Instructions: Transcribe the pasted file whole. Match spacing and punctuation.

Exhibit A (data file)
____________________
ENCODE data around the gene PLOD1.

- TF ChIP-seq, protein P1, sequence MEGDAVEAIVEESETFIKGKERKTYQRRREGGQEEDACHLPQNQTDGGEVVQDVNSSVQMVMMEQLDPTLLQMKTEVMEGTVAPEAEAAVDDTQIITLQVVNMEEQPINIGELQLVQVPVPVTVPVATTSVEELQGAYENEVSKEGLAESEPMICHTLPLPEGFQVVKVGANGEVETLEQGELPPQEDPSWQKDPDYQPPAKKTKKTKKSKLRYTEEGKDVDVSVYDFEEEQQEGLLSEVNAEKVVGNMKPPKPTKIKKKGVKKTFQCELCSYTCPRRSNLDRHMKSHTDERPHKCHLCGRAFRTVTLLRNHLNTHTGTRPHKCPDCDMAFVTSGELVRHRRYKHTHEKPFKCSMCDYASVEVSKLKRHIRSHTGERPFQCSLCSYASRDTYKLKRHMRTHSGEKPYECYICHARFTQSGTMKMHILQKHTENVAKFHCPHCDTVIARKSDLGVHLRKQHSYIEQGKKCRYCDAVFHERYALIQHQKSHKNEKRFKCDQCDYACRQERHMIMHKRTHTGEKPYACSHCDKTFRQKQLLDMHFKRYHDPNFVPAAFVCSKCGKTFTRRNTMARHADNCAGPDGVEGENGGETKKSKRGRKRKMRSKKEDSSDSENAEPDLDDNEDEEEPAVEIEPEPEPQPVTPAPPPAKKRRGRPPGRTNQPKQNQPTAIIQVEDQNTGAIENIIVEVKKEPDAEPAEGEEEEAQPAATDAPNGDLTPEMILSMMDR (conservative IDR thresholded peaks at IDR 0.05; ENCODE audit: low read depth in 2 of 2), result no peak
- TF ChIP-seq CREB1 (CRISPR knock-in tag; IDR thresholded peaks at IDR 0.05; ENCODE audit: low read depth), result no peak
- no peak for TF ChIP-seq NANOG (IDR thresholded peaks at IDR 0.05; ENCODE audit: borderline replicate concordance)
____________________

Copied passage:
ENCODE data around the gene PLOD1.

- TF ChIP-seq, protein P1, sequence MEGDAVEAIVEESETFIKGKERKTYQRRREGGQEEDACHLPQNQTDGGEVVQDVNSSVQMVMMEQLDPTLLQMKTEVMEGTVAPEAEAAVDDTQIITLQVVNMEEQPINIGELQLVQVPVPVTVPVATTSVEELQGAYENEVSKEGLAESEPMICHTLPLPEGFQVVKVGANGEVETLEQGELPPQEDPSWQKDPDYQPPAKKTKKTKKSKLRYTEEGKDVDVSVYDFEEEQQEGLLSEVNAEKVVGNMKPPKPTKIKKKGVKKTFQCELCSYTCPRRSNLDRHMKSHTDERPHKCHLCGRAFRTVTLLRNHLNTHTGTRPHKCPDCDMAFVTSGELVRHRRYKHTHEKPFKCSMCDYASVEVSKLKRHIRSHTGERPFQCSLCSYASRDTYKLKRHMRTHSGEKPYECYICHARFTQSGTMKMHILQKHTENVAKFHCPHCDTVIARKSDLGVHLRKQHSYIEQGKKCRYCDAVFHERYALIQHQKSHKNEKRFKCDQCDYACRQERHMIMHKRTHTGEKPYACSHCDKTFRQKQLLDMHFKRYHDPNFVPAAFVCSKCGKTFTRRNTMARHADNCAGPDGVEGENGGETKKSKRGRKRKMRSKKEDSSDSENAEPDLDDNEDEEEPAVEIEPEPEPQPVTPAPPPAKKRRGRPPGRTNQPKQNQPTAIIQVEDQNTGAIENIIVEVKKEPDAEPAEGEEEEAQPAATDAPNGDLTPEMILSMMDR (conservative IDR thresholded peaks at IDR 0.05; ENCODE audit: low read depth in 2 of 2), result no peak
- TF ChIP-seq CREB1 (CRISPR knock-in tag; IDR thresholded peaks at IDR 0.05; ENCODE audit: low read depth), result no peak
- no peak for TF ChIP-seq NANOG (IDR thresholded peaks at IDR 0.05; ENCODE audit: borderline replicate concordance)